But there are several stings in the tail – read on.
Limits apply as follows:
- Maximum sales in 2019: NIS 20 million for all businesses
- Minimum sales in 2019: NIS 300,000 freelancers and NIS 18,000 for companies (freelancers already received a sales grant in April unlike companies).
- Maximum overhead participation grant: NIS 400,000.
Grants if 2019 sales up to NIS 300,000:
For companies with 2019 sales in the NIS 18,000-300,000 range, these additional grants are:
- NIS 700 if 2019 sales were up to NIS 100,000
- NIS 1,875 if 2019 sales were NIS 100,001-200,000
- NIS 3,025 if 2019 sales were NIS 200,001-300,000
Grants if 2019 sales were over NIS 300,000:
For freelancers companies and partnerships with 2019 sales over NIS 300,000, grants are calculated using a complex set of formulas. Put simply:
- Sales in March-April 2019
- TIMES a sales decline factor – from 10% to 50%
- TIMES an overhead expense participation factor – maximum 30%
The sales decrease factor ranges from 10% (sales decrease 25.1%-40%) to 50% (sales decrease over 80%).
The overhead expense participation factor is 30% if 2019 sales were no more than NIS 1.5 million. Above that level, it cannot be more than 30% or less than zero.
First, the overhead expense factor is calculated as:
- 90% of 2019 overhead expenses divided by 2019 sales, plus
- annualized savings from employees laid off or dismissed in the period March-April 2020.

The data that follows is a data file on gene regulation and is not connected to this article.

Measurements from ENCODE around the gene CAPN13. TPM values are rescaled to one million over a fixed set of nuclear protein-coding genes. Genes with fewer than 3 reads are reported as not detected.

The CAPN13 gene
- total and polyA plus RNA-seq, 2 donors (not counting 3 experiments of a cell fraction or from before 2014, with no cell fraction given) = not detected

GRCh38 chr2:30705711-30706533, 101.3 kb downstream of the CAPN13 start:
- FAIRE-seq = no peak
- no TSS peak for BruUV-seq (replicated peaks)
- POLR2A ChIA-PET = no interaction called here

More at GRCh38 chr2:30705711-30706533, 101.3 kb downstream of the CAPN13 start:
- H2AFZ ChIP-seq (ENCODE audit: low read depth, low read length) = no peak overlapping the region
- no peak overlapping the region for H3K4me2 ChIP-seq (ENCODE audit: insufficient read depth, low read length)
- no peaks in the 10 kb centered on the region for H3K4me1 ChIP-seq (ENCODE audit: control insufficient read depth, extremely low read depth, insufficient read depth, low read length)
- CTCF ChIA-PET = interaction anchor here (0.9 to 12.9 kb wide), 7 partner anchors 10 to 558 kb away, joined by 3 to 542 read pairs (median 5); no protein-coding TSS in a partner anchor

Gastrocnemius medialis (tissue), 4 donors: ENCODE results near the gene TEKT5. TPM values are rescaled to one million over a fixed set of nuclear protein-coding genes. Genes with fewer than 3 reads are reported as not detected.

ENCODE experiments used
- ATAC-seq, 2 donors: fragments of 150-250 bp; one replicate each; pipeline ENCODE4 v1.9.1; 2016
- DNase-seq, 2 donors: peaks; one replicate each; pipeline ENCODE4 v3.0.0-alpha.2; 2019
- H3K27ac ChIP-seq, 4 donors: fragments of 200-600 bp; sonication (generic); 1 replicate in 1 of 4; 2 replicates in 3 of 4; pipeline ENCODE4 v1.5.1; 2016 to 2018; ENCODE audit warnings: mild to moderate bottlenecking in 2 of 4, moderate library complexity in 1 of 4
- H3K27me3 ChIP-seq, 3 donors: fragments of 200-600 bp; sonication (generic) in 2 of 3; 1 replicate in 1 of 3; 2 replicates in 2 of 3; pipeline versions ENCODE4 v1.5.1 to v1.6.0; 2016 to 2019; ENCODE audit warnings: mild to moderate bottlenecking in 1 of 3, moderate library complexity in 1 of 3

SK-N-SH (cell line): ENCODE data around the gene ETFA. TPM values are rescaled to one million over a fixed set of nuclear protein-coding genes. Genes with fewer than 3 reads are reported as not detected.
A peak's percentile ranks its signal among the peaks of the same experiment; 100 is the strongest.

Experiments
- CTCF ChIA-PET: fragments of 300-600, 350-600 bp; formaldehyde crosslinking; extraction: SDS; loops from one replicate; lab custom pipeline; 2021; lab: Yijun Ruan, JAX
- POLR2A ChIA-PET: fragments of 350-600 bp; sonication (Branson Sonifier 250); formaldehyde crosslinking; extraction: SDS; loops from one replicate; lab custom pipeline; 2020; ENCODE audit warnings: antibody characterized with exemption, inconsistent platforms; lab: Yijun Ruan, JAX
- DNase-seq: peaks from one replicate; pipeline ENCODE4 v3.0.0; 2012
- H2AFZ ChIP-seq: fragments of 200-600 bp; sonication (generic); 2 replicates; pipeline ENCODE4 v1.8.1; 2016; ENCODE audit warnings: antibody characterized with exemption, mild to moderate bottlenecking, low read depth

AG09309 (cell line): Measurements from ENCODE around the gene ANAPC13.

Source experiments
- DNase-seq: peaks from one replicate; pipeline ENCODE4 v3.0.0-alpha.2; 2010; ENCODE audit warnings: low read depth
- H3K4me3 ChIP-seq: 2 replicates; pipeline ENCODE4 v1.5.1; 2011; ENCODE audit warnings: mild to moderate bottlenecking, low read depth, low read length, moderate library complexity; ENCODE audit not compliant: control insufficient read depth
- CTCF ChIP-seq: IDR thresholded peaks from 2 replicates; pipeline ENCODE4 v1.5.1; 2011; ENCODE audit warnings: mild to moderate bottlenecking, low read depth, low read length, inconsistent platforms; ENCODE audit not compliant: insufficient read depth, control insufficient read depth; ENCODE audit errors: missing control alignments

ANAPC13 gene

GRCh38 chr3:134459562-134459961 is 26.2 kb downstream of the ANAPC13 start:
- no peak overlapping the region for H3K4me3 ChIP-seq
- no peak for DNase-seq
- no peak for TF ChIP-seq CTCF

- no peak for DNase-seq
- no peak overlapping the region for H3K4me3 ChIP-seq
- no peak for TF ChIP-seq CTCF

The result is a percentage of sales.
However, the “overhead expense participation factor” is the inverse of the “overhead expense factor”. The government has found a way of reducing the grant and making it your fault….
Suppose your overheads were 80% of sales in 2019 – only the inverse of 20% is recognized for grant purposes because you are assumed to be inefficient in controlling costs and/or you let employees go in 2020.
But if your overheads were only 20% of sales in 2019 – the inverse is 80% but this is unfortunately limited to 30% for grant purposes.
Overhead expenses (fixed expenses) apparently refer to inputs (not fixed assets and salaries) that are taken into account for VAT purposes, but clarification is awaited.
All in all, several stings in the tail.
Claims for sales decrease grants and overhead participation grants must be filed online within 70 days from May 3, 2020, i.e. by July 12, 2020, here: https://www.gov.il/he/service/grant-self-employed-persons-for-corona-period-2.
This is only 12 days after the end of the March-June sales period, so early claims are advisable. An adverse decision is appealable.
For many businesses these grants may turn out to be modestly helpful in these difficult times.
The process uses existing data on the Israeli Tax Authority’s computer system and may prove to be more efficient than comparable aid in the UK which needs data to be fed in.
Please contact us if you require assistance in reviewing eligibility and amounts as well as making the grant claims.
And keep healthy!
(c) May 6, 2020